New productions, Opera history

A Hologram for the Queen… of Opera

We’ve talked before about the artificially-enhanced opera experience of watching a live Met broadcast. Now the technology is going one step further and bringing opera royalty back from the dead. Sort of.

Maybe you’ve heard the news: the great Maria Callas is touring again. Although this time she’s a mere ghost of her former self—literally.

Yes, the wizards at Base Entertainment—the same company that brought you “Criss Angel, MindFreak” and “Magic Mike Live from Vegas”—has resurrected the voice of arguably the greatest soprano in opera history, some 40+ years after her earthly departure. And she might be coming to a city near you, complete with a live (yes, actually live) orchestra.

The critics who refuse to suffer the overly-produced Met broadcasts should have a field day with this one. But not so fast. While campy and eerily disturbing, it might also be the sort of spectacle that captivates your attention, despite your best intentions to dismiss it.  Not unlike watching an illusionist on stage. You know it’s not real, but yet you can’t look away.

At times, it seems to work beautifully and you’re completely unaware that the apparition on stage is a computer-generated projection. At other instants, there seems to be a small glitch, a ghost in the machine (pardon the pun), as if she’s a puppet and the puppet master is a bit drunk and slightly off his game. There are moments when you hear her voice singing full-out, but her mouth is nearly closed. Well, it’s all an illusion anyway, so if you’re not willing to suspend disbelief, then better not to participate at all.

Ironically (or not), the best part is when the designers of this spectacle decide to make the best of the fun toys at their disposal and use the technology to full effect. Like when Callas throws a deck of playing cards up in the air and they freeze in space momentarily. Then the diva stares at them while they slowly flutter down as the orchestra transitions to the next aria. If you’re going down the path of a Las Vegas magic act, might as well commit to it.

But how does this all happen? How do we get this specter of the dearly departed Maria Callas performing right before our eyes? Was she considerate enough to record this concert in anticipation of the technology that had not yet been invented at the time of her career?

Well, no, of course not. The holographic body of Maria Callas is on loan from a present-day model/actress who spent weeks studying the personality of Ms. Callas, as well as her body language, gestures, and famous report with the audience. The 3-D facial features (and sometimes out-of-sync mouth movements) were created from a computer composite from a library of photographs.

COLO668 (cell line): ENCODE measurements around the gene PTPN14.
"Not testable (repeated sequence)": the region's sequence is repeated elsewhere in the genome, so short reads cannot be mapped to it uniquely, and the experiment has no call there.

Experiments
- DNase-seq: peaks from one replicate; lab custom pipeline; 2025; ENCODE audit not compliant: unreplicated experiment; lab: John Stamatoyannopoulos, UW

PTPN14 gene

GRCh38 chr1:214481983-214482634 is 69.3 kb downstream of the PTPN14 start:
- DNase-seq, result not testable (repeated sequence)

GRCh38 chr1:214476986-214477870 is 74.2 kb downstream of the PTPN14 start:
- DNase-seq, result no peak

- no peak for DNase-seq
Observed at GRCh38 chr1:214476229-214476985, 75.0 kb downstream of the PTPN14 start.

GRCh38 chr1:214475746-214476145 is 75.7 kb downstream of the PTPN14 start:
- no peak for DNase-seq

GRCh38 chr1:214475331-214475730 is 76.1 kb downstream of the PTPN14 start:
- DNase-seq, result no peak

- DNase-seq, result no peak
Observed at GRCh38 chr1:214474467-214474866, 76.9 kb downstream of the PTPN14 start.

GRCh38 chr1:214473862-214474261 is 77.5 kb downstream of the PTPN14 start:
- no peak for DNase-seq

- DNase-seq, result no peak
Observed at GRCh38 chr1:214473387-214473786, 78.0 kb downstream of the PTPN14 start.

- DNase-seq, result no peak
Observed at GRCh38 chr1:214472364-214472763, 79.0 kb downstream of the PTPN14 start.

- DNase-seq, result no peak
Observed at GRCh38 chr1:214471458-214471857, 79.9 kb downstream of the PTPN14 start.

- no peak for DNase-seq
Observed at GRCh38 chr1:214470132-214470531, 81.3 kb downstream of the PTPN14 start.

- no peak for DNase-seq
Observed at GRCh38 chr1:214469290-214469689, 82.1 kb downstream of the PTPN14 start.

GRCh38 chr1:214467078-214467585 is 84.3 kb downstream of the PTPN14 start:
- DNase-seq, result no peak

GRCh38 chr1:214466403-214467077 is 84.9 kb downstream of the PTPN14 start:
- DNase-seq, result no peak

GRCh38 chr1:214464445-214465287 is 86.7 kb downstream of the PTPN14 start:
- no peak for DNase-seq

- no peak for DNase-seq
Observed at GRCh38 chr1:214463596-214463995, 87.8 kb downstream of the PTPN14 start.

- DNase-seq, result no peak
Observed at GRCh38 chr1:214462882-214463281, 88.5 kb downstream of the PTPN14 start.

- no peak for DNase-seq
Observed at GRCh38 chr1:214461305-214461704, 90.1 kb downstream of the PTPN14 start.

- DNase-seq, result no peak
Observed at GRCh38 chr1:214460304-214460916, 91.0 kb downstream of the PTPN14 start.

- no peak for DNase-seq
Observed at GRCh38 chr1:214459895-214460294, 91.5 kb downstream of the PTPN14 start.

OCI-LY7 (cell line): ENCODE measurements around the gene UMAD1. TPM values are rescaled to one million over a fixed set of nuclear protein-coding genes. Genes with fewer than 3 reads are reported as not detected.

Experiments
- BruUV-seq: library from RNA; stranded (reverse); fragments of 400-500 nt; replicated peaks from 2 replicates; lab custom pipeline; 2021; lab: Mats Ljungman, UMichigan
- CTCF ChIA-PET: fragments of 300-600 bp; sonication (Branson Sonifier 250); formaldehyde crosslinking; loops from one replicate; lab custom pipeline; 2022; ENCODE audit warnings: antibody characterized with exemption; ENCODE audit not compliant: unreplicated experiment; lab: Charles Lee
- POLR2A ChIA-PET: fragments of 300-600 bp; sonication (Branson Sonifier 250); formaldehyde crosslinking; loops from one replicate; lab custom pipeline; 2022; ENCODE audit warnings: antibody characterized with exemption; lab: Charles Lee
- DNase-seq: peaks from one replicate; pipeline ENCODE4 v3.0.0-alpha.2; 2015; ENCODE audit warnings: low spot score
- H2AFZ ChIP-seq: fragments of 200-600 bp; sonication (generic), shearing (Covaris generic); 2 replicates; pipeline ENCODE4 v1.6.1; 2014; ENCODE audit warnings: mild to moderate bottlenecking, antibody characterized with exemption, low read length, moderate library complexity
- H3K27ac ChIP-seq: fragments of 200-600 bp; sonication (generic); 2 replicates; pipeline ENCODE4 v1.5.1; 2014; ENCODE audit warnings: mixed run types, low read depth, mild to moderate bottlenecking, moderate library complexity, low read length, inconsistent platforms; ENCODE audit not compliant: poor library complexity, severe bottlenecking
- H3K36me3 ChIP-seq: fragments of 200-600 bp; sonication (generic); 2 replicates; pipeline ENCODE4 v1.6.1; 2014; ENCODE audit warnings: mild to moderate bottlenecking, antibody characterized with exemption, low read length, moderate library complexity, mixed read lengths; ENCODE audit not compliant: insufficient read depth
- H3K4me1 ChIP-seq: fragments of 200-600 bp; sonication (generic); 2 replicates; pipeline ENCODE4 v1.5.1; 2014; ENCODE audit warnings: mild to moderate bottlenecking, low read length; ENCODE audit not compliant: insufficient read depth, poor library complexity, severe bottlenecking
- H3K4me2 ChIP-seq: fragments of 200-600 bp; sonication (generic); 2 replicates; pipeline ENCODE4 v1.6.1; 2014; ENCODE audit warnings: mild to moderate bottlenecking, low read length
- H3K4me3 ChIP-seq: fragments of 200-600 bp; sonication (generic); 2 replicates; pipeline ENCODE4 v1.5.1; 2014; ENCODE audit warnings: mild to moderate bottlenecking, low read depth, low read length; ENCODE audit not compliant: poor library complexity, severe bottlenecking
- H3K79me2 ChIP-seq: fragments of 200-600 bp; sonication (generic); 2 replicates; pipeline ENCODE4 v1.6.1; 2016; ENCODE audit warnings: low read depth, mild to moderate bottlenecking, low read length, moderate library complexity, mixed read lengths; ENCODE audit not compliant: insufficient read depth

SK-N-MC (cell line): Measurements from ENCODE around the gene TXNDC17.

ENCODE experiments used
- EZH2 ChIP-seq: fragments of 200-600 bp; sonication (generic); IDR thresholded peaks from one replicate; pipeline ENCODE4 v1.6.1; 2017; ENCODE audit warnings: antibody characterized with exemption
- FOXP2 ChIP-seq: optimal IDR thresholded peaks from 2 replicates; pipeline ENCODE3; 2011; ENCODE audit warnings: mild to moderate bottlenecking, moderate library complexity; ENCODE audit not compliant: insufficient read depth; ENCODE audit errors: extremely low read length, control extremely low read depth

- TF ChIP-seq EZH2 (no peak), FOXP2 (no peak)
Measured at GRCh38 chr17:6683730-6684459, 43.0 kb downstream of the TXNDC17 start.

The voice was even more difficult to replicate. According to Marty Tudor, Executive Producer and CEO of BASE Hologram Productions:

“Keep in mind that back when Callas was recorded, she was not in a separate room from the orchestra. Now, for the first time, the technology exists for the vocals from original recordings to be separated from both the orchestra and other singers. As an aside, when we were separating Callas’ voice from the orchestra there were times it was difficult to decipher her from the instruments due to her ‘perfect pitch.’”

This is all very interesting, but if you’re considering attending the concert, probably better to not dwell on the mechanics. Have a drink or two before the show and let the illusion captivate you… just like the real Maria surely would have 40 years ago. It’s theater, after all, and we want an escape. And what better escape than watching someone escape death while entertaining audiences that weren’t even alive the last time she performed?

Brava, Maria! Encore, encore! (And this particular encore could go on for quite a while…)

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Live Opera Concerts
Featured, Opera discussions

Live Opera Concerts versus Stage Production

When someone says that they like listening to opera, what exactly are they talking about? Do they listen to entire productions from beginning to end, as if they were watching a live performance? Or just a playlist of their favorite arias?

And if we’re “only” listening to the music, are we really experiencing opera in its entirety? After all, opera was first conceived as a genre of dramatic acting, using music as a means to heighten the emotional impact. Can you even call it “opera” outside the context of a stage production?

Indeed, admired by the general population only casually acquainted with opera, there is a roster of famous “opera singers” who only perform concerts and do not participate in stage productions. Sometimes this sub-genre is referred to as operatic pop or “popera” or classical crossover. The artists that perform these concerts are the likes of Josh Grobin, Sara Brightman, and of course, Andrea Bocelli.

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